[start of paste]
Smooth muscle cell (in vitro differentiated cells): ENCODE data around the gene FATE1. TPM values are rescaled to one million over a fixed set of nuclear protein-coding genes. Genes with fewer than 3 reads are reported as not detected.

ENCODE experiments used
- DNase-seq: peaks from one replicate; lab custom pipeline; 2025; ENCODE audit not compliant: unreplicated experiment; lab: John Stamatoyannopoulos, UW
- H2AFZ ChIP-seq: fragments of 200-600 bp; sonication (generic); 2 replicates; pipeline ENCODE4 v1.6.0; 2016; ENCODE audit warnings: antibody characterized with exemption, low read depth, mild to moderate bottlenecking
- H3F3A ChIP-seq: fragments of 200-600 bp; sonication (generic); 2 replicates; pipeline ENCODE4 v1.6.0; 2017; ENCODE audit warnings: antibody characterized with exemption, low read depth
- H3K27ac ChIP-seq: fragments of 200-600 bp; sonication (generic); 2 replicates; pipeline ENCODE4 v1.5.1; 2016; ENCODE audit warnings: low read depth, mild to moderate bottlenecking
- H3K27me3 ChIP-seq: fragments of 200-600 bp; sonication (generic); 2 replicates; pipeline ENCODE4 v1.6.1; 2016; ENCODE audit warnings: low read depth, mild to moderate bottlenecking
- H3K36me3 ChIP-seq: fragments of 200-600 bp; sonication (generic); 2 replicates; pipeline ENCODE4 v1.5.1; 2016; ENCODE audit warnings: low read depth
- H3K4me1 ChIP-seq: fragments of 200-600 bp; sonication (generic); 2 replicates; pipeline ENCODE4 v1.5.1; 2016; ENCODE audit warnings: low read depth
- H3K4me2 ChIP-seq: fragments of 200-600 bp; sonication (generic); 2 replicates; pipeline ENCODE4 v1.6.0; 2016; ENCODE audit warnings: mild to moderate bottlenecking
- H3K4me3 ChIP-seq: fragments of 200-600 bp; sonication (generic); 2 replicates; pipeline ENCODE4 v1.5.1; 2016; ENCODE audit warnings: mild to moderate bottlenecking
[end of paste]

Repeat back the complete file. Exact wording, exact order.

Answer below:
Smooth muscle cell (in vitro differentiated cells): ENCODE data around the gene FATE1. TPM values are rescaled to one million over a fixed set of nuclear protein-coding genes. Genes with fewer than 3 reads are reported as not detected.

ENCODE experiments used
- DNase-seq: peaks from one replicate; lab custom pipeline; 2025; ENCODE audit not compliant: unreplicated experiment; lab: John Stamatoyannopoulos, UW
- H2AFZ ChIP-seq: fragments of 200-600 bp; sonication (generic); 2 replicates; pipeline ENCODE4 v1.6.0; 2016; ENCODE audit warnings: antibody characterized with exemption, low read depth, mild to moderate bottlenecking
- H3F3A ChIP-seq: fragments of 200-600 bp; sonication (generic); 2 replicates; pipeline ENCODE4 v1.6.0; 2017; ENCODE audit warnings: antibody characterized with exemption, low read depth
- H3K27ac ChIP-seq: fragments of 200-600 bp; sonication (generic); 2 replicates; pipeline ENCODE4 v1.5.1; 2016; ENCODE audit warnings: low read depth, mild to moderate bottlenecking
- H3K27me3 ChIP-seq: fragments of 200-600 bp; sonication (generic); 2 replicates; pipeline ENCODE4 v1.6.1; 2016; ENCODE audit warnings: low read depth, mild to moderate bottlenecking
- H3K36me3 ChIP-seq: fragments of 200-600 bp; sonication (generic); 2 replicates; pipeline ENCODE4 v1.5.1; 2016; ENCODE audit warnings: low read depth
- H3K4me1 ChIP-seq: fragments of 200-600 bp; sonication (generic); 2 replicates; pipeline ENCODE4 v1.5.1; 2016; ENCODE audit warnings: low read depth
- H3K4me2 ChIP-seq: fragments of 200-600 bp; sonication (generic); 2 replicates; pipeline ENCODE4 v1.6.0; 2016; ENCODE audit warnings: mild to moderate bottlenecking
- H3K4me3 ChIP-seq: fragments of 200-600 bp; sonication (generic); 2 replicates; pipeline ENCODE4 v1.5.1; 2016; ENCODE audit warnings: mild to moderate bottlenecking